Is Your Brush Causing Your Bad Hair Day?
Raise your hand if you can't remember the last time you cleaned or tossed your hairbrush -- we thought so. But don't just grab the cheapest thing on the hair aisle the next time you're at the drugstore and call it a day.
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Conair Dry Shampoo Brush
There's a rhyme and a reason to why certain brushes create certain results, says celebrity hairstylist Nathaniel Hawkins. He tried out the newest innovations on the market -- and then gave us the lowdown on his trusty standbys -- to make every morning selfie-worthy.
This brush has a specially designed mix of boar bristles and nylon pins to help distribute your favorite dry shampoo formula throughout your hair. "The nylon guide detangles the hair, while the boar bristles grab at your cuticle layer to evenly deposit the powder and remove any excess -- so you won't notice it on your hair," Hawkins says. And if you're wondering why you really need a separate brush for dry shampoo, you don't -- but it's not a bad idea, either. "Otherwise, if you use the same brush you normally do for a blowout, there will be residual dry shampoo powder on the bristles, which could give hair a matte texture when you're actually trying to create a shiny, smooth finish," he says.
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The Wet Brush
Brushing through wet hair is often seen as a big no-no -- but this brush has long, flexible plastic bristles with ball tops to gently detangle hair without breaking it. "Hairdressers have always known what kind of brush would be OK for wet-brushing, but this is great for women at home because they know it can detangle without making that tearing sound in your hair," Hawkins says, but he also warns that it's not a free pass to skip a prebrushing detangler or leave-in conditioner. Never force your way through a tangle -- if you're prone to knots, start at the ends of your hair and slowly work your way up towards your roots.
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Spornette Ventura The Blow-Out Brush
If a vent brush and a round brush had a baby, this would be it: This fusion shape has a mix of nylon and boar bristles around a vented core to let air pass through the brush. “It’s the perfect brush for a girl who doesn’t have super frizzy or kinky hair that she needs to fight, but knows that she can get a smooth blowout quickly -- it can easily create that bounce girls want,” he says.
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No, it's not a medieval torture device. This circular bristled brush at the end of a handle makes a blowout a snap for everyone. "This design means anyone can hold it in any direction that's most comfortable to them and still get a smooth blowout -- you no longer need to feel like you're holding your brush at a funny angle to get the right look," he says.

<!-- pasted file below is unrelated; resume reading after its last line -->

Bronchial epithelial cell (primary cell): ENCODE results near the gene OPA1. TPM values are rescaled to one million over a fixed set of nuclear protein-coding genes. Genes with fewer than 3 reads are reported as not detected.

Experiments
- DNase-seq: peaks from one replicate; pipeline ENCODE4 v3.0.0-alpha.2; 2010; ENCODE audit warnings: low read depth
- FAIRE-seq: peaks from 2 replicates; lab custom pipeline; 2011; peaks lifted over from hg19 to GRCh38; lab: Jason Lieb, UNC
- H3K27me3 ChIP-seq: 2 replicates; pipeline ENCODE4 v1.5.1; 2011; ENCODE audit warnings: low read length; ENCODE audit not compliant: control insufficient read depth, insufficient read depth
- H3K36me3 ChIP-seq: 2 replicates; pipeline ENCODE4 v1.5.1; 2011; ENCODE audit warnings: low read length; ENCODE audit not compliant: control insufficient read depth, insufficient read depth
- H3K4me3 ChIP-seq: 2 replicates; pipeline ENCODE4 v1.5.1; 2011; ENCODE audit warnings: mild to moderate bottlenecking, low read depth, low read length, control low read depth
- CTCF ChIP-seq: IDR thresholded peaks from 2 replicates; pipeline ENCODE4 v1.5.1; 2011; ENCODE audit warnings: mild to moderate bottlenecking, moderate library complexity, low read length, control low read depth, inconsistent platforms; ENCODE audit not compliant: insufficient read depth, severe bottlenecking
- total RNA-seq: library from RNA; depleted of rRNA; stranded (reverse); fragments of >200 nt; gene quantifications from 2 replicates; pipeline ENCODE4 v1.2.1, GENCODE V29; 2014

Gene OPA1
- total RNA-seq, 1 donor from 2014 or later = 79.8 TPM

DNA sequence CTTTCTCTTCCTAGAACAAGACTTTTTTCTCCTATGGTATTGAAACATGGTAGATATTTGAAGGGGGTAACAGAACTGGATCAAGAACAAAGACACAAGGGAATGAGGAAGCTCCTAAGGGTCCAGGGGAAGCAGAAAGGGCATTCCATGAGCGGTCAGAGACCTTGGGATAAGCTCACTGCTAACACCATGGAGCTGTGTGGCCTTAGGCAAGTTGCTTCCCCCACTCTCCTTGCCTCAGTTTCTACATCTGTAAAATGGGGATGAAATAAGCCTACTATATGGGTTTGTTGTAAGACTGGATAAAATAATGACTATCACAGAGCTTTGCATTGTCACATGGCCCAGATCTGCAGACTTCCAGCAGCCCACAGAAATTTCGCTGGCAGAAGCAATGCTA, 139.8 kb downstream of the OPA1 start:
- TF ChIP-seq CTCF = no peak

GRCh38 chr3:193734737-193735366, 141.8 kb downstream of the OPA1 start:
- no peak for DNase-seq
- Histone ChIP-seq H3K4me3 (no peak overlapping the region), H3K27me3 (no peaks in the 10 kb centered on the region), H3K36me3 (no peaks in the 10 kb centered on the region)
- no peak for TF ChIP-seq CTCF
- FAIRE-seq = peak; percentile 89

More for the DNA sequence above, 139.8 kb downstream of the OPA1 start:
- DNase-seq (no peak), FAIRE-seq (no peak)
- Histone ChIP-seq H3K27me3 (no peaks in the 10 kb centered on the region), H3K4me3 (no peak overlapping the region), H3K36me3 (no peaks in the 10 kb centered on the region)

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Goody Smooth Blends Round Brush
Everyone should stash this brush in their bathroom, STAT. “For straight hair, this brush will create movement and curves; fine hair will get volume; and curly or frizzy hair it will stretch, smooth and polish,” Hawkins says. The trick is to use it once hair is 80% dry and blow dry sections the same size as the size of the brush.
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The Shine Brush by Wet Brush
This brush is similar to the celeb hairstylist favorite Mason Pearson paddle brush, but it’s a fraction of the cost. “Use it on hair once it’s dry if your desired end look is straight with a little volume, or a smooth and polished style,” Hawkins says. It’s his go-to brush to style everything from a ponytail to a straight blowout -- anything that needs a little help getting the kinks and bends out of hair.
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Goody Gelous Grip Vented Brush
Before you pick up your specialty brush for smoothing or body or volume, this should be the one in your hand when it's sopping wet. Why? "Main goal of this brush is that it allows the airflow to pass through the brush drying the hair faster," Hawkins says. "The trick is to make sure the blow-dryer is pointed directly at the base of the brush." Once your hair is about 80 percent dry -- and with the help of your vent brush, you'll get there way faster than with any other type of brush -- you can move on to your specialty tool.
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Treat Them Right
Now that you've got a great hairbrush, take care of it so it lasts longer: "Some brushes can last for years even with daily use," Hawkins says. Start by removing any hair in it -- do this by running a comb through the bristles of the brush. "Then, the type of bristle will determine how you clean it," Hawkins says.
Boar Bristle Brushes
For boar bristle brushes, use your shampoo and another similar brush to rub together and remove any product build up. "Rinse well and let it dry on a towel, but if it has a cushion base make sure it's upside down so all the water runs out of the cushion," he adds.
If your brush is 100 percent plastic, you can just throw it in the dishwasher (skip the heat dry cycle). But even a brush that's been looked after eventually will need to be replace. It's time to start shopping for a new brush when you start to notice the bristles look broken, melted, or bent. Don't ignore this: "Brushes can start to damage hair when the nylon bristles break off and become sharp," Hawkins says.
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